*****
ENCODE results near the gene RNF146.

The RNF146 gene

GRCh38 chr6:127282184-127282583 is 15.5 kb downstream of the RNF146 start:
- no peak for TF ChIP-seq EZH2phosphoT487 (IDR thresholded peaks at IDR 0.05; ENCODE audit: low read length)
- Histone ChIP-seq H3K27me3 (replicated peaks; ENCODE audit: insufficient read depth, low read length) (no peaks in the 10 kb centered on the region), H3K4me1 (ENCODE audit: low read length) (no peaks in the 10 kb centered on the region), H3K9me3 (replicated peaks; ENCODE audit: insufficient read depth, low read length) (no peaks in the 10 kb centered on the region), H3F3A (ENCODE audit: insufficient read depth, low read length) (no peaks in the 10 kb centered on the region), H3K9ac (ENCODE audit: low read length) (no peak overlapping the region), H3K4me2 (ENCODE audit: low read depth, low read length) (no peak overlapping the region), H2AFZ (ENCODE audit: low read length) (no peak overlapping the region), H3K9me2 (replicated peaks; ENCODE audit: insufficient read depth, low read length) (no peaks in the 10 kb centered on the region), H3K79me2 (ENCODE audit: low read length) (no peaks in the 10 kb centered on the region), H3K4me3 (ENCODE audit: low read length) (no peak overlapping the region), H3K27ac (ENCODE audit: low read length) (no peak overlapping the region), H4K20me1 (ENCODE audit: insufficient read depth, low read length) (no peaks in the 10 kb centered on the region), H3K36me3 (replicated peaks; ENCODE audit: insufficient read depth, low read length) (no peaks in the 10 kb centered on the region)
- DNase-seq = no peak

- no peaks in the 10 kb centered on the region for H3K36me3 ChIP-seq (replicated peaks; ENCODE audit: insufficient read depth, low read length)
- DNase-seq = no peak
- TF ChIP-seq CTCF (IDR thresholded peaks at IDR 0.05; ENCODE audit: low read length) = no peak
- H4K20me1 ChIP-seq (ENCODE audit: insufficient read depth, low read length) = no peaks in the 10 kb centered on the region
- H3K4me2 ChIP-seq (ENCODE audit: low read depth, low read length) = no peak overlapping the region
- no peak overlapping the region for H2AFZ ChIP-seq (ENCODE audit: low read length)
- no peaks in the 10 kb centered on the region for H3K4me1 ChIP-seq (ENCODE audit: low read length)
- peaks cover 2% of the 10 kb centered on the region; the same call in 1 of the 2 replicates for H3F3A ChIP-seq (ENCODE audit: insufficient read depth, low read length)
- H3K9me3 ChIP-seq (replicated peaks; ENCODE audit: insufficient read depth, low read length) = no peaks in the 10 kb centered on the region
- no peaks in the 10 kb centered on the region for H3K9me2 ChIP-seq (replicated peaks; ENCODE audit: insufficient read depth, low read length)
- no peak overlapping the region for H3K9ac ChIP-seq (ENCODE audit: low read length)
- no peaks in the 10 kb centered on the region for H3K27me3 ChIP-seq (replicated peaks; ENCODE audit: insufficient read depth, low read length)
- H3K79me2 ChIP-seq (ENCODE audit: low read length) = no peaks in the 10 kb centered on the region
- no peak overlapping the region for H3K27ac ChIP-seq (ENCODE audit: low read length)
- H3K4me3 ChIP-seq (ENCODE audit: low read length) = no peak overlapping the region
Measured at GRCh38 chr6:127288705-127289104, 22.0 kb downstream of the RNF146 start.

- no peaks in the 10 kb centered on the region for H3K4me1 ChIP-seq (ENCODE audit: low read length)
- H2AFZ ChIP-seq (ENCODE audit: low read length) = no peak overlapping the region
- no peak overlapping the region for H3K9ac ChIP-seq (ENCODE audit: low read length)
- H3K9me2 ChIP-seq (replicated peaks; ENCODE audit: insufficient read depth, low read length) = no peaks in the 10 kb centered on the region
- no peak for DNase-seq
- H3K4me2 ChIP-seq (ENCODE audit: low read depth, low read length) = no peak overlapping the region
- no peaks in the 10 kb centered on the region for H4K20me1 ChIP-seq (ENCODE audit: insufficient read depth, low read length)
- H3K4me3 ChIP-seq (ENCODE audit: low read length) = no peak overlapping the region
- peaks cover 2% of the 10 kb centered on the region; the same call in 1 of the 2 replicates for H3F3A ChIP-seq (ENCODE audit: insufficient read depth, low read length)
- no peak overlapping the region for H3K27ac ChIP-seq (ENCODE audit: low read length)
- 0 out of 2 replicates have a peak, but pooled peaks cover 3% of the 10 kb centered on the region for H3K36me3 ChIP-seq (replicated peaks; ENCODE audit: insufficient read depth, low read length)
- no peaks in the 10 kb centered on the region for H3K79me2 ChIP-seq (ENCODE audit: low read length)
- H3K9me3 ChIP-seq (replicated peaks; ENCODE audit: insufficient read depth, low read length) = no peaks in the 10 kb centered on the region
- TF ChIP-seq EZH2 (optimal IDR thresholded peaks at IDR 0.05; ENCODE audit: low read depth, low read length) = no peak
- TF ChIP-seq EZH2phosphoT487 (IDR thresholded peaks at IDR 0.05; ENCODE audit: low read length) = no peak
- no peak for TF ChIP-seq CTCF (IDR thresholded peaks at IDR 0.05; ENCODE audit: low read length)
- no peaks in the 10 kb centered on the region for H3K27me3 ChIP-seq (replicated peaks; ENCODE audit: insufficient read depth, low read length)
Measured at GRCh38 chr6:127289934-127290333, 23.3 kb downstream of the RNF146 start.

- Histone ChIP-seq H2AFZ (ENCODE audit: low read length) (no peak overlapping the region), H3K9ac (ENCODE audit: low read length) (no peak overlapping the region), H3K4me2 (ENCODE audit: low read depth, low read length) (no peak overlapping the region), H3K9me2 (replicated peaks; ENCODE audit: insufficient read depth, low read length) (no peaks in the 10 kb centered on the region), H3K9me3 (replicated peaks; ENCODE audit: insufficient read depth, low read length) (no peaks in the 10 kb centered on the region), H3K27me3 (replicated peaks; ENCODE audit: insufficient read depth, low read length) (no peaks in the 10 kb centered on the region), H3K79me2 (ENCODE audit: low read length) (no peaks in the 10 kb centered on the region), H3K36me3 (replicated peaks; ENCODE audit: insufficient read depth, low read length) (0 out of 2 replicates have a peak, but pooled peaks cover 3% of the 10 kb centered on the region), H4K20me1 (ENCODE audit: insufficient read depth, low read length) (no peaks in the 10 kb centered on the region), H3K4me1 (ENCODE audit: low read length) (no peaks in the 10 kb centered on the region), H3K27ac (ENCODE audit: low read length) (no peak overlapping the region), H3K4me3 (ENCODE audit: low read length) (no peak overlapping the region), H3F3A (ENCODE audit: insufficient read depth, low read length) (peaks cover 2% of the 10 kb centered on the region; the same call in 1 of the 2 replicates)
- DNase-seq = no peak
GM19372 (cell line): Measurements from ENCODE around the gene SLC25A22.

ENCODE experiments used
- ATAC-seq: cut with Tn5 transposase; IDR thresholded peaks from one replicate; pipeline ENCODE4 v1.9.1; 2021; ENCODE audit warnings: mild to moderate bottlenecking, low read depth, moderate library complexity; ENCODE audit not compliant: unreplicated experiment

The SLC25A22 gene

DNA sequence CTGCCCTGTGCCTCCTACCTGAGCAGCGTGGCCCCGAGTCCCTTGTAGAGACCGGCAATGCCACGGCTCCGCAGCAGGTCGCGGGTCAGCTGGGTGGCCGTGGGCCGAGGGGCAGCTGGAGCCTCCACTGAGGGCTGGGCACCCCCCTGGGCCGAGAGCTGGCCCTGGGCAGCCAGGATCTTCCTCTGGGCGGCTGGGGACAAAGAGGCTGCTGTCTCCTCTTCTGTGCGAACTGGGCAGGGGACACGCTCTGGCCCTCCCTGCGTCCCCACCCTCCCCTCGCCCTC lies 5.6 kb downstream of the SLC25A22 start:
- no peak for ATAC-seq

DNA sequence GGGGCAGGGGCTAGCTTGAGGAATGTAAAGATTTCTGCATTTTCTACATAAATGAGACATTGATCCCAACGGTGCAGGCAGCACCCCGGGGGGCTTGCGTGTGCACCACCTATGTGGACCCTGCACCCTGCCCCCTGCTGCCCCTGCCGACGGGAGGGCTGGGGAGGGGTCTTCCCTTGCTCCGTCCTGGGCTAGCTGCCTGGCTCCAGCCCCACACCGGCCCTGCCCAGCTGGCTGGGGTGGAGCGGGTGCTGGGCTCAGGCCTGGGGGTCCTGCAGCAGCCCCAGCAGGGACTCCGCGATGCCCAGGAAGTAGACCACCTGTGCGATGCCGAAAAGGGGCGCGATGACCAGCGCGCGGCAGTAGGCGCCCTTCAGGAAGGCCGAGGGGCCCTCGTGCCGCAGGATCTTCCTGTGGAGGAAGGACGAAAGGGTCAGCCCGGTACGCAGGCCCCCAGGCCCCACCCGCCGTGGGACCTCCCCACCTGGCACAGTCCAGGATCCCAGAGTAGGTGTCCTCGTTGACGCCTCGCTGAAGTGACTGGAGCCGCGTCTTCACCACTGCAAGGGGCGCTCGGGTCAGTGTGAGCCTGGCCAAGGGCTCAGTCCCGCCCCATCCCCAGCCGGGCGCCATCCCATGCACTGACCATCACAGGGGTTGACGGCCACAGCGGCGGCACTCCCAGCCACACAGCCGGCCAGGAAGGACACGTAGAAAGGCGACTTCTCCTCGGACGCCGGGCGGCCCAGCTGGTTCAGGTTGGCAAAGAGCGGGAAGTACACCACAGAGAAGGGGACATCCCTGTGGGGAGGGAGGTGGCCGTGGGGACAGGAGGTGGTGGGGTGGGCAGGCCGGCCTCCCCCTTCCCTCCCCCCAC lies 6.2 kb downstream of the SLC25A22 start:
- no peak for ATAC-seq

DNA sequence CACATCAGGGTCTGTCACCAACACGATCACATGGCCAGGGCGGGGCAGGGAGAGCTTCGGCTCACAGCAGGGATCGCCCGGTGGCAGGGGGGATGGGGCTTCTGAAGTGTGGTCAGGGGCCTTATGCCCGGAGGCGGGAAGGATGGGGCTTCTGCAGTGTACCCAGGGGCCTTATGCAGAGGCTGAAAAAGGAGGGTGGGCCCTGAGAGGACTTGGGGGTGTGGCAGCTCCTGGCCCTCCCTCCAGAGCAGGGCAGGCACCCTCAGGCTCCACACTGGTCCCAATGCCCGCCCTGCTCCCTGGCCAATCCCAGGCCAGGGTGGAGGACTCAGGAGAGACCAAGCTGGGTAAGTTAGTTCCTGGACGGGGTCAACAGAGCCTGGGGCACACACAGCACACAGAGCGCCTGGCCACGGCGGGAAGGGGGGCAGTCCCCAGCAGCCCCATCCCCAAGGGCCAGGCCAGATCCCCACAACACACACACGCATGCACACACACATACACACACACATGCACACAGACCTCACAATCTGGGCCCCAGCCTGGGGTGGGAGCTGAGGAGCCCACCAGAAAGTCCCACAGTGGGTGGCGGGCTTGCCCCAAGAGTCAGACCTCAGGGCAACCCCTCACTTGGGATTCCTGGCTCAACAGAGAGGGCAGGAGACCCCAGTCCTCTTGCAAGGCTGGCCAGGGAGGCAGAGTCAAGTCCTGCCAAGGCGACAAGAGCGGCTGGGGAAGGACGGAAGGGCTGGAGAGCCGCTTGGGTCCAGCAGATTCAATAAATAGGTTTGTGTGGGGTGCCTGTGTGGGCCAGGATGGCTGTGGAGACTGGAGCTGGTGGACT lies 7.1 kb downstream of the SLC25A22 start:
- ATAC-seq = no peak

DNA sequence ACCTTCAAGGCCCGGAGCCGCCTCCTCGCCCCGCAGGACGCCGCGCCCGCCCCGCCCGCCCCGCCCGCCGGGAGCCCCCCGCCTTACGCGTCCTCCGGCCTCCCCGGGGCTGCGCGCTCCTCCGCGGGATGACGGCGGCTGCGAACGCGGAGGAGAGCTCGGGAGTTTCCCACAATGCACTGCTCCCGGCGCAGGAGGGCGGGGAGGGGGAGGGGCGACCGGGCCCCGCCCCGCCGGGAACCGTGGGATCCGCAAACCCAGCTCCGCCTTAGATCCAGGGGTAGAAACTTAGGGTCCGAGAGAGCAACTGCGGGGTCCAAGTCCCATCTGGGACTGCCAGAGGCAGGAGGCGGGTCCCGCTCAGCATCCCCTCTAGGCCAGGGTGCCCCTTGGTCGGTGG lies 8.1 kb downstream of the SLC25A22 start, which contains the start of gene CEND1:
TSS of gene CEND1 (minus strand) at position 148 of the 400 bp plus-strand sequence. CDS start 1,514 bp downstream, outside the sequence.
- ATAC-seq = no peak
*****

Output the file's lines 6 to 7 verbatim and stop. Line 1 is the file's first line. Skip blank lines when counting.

- DNase-seq = no peak

- no peaks in the 10 kb centered on the region for H3K36me3 ChIP-seq (replicated peaks; ENCODE audit: insufficient read depth, low read length)